Since the start of the war, the Western approach has aimed to deal Russia some kind of strategic defeat while simultaneously avoiding a direct NATO-Russia clash. However, the measures taken – from adopting severe sanctions against Russia to scaling up assistance for Ukraine – have failed to prevent Moscow from retaining both the capacity and the political will to wage its war of aggression. Western policy has proven essential in safeguarding Ukrainian sovereignty, but it has also left Russia more militarized and uncompromising – and made a dangerous escalation more likely.

Russia is not the superpower that the Soviet Union once was – but it remains one of Europe’s most powerful states. Simply put, if a future European security order fails to account for Russian interests – at least to some degree – then there will be no stability in Europe. Rather than aiming for Moscow’s strategic defeat, which amounts to a gambit to preserve the ability to shape the continental order without Russian input, a smarter strategy would treat Russian power as an inevitable fact and seek to manage it in ways that align best with Western interests.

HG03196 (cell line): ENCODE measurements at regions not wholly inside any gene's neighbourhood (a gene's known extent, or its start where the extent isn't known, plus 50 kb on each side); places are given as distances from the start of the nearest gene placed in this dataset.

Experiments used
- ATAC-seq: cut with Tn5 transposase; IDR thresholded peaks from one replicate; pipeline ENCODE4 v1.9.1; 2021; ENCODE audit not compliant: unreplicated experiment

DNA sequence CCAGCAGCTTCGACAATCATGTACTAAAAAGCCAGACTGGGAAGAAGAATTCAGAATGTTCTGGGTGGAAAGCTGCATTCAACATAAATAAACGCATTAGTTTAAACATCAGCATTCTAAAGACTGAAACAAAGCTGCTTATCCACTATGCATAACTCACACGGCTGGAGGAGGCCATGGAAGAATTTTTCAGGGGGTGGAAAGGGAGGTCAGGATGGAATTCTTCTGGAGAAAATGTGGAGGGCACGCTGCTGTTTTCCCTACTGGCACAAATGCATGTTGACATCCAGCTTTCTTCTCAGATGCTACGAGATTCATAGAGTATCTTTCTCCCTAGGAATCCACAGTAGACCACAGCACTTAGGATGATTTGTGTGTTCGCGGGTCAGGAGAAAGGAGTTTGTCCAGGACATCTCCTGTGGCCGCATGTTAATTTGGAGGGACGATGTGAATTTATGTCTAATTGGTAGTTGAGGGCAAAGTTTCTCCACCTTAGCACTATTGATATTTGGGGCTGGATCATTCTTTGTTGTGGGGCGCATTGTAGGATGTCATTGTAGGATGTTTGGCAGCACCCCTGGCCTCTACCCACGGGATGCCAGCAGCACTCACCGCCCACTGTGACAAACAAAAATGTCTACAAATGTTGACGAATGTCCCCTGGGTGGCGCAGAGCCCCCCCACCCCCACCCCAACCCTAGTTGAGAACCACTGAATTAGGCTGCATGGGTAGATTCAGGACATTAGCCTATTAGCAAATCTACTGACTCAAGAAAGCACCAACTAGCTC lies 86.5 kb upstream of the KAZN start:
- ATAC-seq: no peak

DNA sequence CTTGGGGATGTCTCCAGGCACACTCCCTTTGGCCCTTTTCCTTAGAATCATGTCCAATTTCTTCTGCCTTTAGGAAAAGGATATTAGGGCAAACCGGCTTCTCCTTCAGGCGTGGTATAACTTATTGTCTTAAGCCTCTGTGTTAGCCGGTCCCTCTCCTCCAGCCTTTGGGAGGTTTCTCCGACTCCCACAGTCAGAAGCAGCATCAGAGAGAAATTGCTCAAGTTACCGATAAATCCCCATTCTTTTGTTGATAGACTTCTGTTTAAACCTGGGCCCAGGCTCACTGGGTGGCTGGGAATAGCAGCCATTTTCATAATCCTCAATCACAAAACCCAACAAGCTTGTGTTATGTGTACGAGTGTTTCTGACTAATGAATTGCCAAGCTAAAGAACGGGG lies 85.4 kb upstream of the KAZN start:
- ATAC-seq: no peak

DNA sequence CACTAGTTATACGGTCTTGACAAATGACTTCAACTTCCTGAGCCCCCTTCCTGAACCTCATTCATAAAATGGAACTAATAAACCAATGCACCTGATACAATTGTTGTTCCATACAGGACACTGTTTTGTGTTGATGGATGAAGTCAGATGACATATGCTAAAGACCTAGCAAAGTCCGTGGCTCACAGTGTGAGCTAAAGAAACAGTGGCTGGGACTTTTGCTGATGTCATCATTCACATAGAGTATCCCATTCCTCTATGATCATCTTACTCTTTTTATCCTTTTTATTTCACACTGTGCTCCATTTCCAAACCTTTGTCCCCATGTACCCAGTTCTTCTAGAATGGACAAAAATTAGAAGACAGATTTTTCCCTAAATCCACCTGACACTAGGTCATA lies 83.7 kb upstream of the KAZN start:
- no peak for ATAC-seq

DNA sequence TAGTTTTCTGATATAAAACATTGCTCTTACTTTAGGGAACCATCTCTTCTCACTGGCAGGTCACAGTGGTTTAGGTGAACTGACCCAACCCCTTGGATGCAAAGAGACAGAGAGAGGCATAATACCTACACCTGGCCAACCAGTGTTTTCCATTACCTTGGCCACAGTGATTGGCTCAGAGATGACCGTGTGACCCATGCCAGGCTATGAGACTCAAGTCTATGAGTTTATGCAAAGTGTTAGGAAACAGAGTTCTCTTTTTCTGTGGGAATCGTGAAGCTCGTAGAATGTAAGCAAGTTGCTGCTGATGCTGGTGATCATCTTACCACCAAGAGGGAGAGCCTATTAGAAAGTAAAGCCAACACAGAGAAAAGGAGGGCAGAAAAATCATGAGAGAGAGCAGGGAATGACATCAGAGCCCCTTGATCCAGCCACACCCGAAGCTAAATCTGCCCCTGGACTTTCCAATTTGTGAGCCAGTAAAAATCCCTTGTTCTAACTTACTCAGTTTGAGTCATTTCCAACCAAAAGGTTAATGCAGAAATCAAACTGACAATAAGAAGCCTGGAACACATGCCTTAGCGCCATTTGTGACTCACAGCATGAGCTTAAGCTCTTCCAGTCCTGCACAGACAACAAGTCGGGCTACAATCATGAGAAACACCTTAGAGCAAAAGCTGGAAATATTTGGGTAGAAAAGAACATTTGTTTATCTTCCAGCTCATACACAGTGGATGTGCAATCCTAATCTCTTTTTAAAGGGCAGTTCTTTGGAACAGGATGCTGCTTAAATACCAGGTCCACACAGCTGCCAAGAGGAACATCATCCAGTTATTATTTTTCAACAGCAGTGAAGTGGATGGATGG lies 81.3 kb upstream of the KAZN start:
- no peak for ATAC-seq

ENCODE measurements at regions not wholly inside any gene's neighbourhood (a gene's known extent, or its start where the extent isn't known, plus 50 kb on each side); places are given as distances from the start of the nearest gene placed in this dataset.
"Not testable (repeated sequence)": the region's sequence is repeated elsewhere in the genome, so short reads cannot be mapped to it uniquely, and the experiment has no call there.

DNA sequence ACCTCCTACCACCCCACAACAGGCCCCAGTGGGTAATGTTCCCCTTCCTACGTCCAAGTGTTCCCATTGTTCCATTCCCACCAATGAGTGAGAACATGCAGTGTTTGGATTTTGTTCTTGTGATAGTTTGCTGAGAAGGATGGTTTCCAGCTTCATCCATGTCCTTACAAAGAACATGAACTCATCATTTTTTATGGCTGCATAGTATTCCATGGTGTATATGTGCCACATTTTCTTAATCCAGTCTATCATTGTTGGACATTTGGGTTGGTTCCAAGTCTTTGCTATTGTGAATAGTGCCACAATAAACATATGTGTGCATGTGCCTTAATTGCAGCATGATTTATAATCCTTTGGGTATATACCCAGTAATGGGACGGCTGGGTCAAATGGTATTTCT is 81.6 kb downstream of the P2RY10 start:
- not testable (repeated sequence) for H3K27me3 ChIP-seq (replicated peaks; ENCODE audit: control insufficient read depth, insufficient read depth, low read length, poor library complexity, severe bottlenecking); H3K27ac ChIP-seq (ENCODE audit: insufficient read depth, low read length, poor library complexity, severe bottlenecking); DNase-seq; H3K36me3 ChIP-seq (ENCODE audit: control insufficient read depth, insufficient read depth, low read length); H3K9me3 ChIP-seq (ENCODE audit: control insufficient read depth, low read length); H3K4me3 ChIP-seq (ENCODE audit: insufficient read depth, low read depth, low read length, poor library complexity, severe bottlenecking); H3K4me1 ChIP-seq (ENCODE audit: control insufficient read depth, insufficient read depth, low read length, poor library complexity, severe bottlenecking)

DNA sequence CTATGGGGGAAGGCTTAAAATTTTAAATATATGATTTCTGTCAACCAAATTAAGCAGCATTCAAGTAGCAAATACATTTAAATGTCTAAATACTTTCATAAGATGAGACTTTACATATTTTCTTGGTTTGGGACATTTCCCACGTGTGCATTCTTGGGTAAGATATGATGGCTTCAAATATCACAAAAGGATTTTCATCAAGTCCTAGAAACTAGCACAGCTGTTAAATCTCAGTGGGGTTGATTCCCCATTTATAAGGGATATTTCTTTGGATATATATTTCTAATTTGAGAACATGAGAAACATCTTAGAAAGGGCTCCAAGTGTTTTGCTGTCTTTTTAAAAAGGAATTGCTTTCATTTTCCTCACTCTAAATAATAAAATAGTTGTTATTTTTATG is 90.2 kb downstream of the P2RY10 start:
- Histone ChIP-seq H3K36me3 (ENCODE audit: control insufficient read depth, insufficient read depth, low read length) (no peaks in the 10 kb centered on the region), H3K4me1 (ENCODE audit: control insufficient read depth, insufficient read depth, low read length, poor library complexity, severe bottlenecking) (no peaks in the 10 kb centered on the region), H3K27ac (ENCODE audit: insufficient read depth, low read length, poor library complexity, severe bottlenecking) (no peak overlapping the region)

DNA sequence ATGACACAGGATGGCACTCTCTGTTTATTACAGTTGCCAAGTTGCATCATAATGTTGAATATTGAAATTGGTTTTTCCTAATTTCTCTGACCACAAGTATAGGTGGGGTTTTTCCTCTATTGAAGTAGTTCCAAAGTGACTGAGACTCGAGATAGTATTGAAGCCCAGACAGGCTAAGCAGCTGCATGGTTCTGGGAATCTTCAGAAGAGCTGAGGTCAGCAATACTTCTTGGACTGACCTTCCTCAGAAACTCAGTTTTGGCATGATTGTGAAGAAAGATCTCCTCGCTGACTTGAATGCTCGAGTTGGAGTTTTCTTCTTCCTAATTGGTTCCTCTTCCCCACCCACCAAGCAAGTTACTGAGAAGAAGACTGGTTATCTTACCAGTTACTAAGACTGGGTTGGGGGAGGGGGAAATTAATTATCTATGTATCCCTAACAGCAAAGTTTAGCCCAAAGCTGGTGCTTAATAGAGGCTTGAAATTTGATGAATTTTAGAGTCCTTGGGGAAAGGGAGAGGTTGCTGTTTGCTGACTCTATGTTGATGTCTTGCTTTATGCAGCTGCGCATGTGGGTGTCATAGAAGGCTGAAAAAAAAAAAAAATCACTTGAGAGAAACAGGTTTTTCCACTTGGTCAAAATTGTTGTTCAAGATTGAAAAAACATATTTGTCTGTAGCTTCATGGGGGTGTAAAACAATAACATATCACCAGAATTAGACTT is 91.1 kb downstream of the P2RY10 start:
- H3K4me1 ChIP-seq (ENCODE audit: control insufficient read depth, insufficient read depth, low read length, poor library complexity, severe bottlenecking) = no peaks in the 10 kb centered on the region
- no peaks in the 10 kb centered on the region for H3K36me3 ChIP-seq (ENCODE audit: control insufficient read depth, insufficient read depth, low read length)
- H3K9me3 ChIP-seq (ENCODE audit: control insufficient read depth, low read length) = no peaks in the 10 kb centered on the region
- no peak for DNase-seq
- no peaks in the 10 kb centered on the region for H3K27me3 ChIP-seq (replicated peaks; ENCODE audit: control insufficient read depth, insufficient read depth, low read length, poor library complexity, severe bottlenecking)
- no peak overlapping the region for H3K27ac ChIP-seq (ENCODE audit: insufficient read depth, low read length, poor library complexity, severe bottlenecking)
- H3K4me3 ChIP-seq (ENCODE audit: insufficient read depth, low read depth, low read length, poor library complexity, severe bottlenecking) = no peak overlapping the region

How to Nuance the West’s Russia Strategy

First, Western governments and analysts should avoid simplistic, binary discourses about the sources of Russian conduct. Far too much time has been wasted debating whether NATO expansion was the cause of Russia’s invasion, or whether it was purely brought on by an ageing autocrat’s imperial fantasies and lust for power. NATO’s own website has joined the war of narratives, positing Russian “disinformation” in opposition to NATO “facts”.

More nuanced explanations are all too often ignored in this polarizing environment. For example, one might assert that while many causal factors can be attributed to Vladimir Putin’s decision to invade Ukraine, NATO expansion was nonetheless an important contributing element in souring post-Cold War relations between Russia and the West, especially when membership was promised to Ukraine and Georgia at the 2008 Bucharest summit. Moreover, whatever the “objective” reality of NATO intentions may have been, subjective perceptions inevitably shape the way that states calculate threats to their security.

In a similar vein, far too much effort is expended on questioning whether Russia is a European country or alien to Europe. From Muscovy’s rise under the Mongol Golden Horde to its centuries of engagement in the European balance of power system, Russia has developed a national character that is inevitably both European and Eurasian. A better approach would simply be to accept Russia as it is – an actor with profound links to Europe, but which will not fully align with Western political norms or geopolitical preferences, no matter who sits in the Kremlin.